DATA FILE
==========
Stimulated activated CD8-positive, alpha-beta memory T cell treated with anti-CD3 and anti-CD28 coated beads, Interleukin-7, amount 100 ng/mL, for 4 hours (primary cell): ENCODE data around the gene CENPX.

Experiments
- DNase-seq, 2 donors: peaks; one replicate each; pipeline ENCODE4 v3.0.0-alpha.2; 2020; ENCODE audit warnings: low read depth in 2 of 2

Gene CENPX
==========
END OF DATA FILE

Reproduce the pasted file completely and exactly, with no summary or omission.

Stimulated activated CD8-positive, alpha-beta memory T cell treated with anti-CD3 and anti-CD28 coated beads, Interleukin-7, amount 100 ng/mL, for 4 hours (primary cell): ENCODE data around the gene CENPX.

Experiments
- DNase-seq, 2 donors: peaks; one replicate each; pipeline ENCODE4 v3.0.0-alpha.2; 2020; ENCODE audit warnings: low read depth in 2 of 2

Gene CENPX